Vancouver Fire and Rescue recently tweeted a photo of a car accident saying two accidents have occurred at Victoria and Southeast Marine Drive in the past two weeks – one that left a person dead.
2 accidents in past 2 weeks at Victoria and SE Marine. 1 sadly w/ fatal injuries. Pls drive safely…for everyone… pic.twitter.com/mS2O4nWHow
— Vancouver Fire (@VanFireRescue) November 20, 2015
Vancouver Fire and Rescue is cautioning people to stay safe while driving – but there are some intersections in Metro Vancouver that require extra caution. Here is ICBC’s list of the most dangerous intersections in the Metro area based on collision statistics from 2013 to 2014:
1. Burnaby – Trans-Canada Highway and Willingdon Avenue and Willingdon Avenue offramp & Willingdon Avenue onramp and turning lane
2. Coquitlam and New Westminster – Brunette Avenue and Brunette Avenue offramp and Brunette Avenue onramp and Trans-Canada Highway
3. Burnaby – Gaglardi Way and Gaglardi Way offramp and Gaglardi Way onramp and Trans-Canada Highway and emergency lane and turning lane
4. Vancouver – Knight Street and Knight Street Bridge and SE Marine Drive and SE Marine Drive offramp and SE Marine Drive onramp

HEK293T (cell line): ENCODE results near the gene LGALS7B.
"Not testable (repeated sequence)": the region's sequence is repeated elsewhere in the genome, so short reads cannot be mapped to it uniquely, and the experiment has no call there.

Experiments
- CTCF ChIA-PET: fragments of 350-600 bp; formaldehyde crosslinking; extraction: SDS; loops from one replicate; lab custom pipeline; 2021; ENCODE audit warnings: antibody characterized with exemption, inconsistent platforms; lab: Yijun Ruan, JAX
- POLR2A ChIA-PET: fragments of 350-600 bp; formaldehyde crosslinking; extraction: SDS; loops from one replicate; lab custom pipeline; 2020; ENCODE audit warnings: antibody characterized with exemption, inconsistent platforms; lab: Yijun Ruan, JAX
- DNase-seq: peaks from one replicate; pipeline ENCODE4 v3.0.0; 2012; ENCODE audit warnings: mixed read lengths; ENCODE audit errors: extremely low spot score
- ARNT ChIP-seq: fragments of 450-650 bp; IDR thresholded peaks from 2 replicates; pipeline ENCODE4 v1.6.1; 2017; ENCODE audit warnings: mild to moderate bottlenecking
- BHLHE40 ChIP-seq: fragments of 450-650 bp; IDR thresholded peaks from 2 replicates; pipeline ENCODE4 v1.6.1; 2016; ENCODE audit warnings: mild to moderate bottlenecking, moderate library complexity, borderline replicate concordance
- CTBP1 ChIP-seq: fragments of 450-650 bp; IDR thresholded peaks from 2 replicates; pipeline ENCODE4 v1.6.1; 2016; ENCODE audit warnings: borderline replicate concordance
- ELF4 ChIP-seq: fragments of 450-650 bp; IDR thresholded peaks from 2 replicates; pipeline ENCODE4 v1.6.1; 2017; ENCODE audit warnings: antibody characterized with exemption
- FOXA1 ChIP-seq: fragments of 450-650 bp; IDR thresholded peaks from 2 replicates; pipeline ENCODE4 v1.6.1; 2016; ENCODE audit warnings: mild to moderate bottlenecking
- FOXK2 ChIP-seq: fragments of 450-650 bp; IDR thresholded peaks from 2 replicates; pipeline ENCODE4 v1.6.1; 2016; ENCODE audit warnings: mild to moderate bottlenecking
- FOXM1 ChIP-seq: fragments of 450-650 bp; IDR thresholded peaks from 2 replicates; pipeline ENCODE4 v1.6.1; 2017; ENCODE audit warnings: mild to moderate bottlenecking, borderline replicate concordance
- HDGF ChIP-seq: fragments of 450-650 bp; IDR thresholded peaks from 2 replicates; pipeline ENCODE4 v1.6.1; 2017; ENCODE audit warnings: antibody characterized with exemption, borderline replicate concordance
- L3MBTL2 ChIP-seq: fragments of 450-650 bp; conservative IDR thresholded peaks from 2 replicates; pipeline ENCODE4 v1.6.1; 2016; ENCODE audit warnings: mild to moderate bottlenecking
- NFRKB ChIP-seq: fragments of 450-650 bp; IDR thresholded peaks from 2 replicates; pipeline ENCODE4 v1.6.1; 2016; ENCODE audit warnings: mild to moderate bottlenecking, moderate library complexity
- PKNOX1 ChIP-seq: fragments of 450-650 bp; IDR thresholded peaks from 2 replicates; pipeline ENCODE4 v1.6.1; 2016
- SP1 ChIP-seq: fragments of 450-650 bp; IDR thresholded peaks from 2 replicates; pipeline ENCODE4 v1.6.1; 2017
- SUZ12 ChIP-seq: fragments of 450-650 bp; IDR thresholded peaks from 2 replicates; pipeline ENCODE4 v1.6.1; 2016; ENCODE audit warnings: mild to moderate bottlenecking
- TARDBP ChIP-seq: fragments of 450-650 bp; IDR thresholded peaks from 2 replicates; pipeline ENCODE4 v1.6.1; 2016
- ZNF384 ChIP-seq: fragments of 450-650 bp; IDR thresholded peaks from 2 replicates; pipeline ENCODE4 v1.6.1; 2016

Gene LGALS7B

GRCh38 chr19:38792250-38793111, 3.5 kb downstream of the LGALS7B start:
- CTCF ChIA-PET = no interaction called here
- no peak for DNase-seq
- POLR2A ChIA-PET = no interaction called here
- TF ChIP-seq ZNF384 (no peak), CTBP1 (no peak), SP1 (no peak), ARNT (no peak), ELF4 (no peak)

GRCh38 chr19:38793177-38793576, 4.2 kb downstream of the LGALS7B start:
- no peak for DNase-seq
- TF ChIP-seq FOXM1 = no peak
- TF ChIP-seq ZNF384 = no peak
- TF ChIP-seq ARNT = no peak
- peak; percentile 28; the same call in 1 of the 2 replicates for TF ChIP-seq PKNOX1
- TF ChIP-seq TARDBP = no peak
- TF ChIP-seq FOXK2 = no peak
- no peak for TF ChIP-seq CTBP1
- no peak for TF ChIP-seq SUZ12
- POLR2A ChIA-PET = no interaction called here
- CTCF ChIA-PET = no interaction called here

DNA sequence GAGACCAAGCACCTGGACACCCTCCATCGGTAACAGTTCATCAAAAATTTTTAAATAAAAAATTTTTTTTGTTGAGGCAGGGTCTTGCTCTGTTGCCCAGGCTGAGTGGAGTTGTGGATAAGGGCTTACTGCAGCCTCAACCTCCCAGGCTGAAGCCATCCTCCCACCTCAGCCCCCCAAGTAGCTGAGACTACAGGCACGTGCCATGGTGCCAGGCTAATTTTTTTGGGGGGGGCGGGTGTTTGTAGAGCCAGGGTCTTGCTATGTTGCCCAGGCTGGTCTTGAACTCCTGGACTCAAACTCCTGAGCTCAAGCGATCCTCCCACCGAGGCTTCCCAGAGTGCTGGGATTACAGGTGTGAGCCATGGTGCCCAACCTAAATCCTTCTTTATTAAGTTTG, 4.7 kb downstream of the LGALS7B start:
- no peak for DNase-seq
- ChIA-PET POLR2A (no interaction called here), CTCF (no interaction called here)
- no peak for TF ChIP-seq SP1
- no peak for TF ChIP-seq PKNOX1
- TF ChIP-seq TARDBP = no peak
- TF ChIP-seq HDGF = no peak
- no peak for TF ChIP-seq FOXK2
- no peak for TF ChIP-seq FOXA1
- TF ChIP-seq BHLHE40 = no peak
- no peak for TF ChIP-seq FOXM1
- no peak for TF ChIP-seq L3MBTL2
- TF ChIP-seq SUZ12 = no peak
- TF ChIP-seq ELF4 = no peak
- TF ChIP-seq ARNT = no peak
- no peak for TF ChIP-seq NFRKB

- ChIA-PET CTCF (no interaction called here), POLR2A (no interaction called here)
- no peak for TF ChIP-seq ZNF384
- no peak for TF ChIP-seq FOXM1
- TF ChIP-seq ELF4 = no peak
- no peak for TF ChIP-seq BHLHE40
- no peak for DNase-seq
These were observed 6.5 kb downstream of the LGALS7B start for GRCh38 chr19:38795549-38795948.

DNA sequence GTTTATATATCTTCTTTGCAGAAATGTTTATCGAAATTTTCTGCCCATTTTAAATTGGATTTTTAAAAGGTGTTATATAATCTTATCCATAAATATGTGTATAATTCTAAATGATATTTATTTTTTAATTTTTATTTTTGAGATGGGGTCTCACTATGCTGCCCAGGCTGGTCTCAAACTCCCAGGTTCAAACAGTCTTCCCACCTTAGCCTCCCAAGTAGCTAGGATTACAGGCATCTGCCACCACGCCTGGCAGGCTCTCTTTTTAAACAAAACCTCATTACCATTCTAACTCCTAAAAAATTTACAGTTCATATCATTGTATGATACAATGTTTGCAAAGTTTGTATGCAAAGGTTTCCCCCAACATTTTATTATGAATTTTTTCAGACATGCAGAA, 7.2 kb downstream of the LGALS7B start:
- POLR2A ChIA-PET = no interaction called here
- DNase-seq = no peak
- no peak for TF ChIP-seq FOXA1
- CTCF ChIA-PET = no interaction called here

5. Langley – 264 Street and 264 Street onramp and 56 Avenue and 56 Avenue offramp and 56 Avenue onramp and Trans-Canada Highway
6. Burnaby – Kensington Avenue and Kensington Avenue offramp and Kensington Avenue onramp and Trans-Canada Highway and turning lane
7. Langley – 232 Street and 232 Street offramp and 232 Street onramp and 72 Avenue and 72 Avenue onramp and Trans-Canada Highway
8. Surrey – 88 Avenue and King George Boulevard
9. Surrey – 128 Street and King George Boulevard
10. Surrey – 72 Avenue and King George Boulevard
The Vancouver Police Department told Vancity Buzz in an email that many vehicle collision fatalities are pedestrians. While there have been 12 car accident deaths in the past year in Vancouver, nine of them were pedestrians.
That represents an increase in pedestrian fatalities from last year, which was seven out of 14 deaths.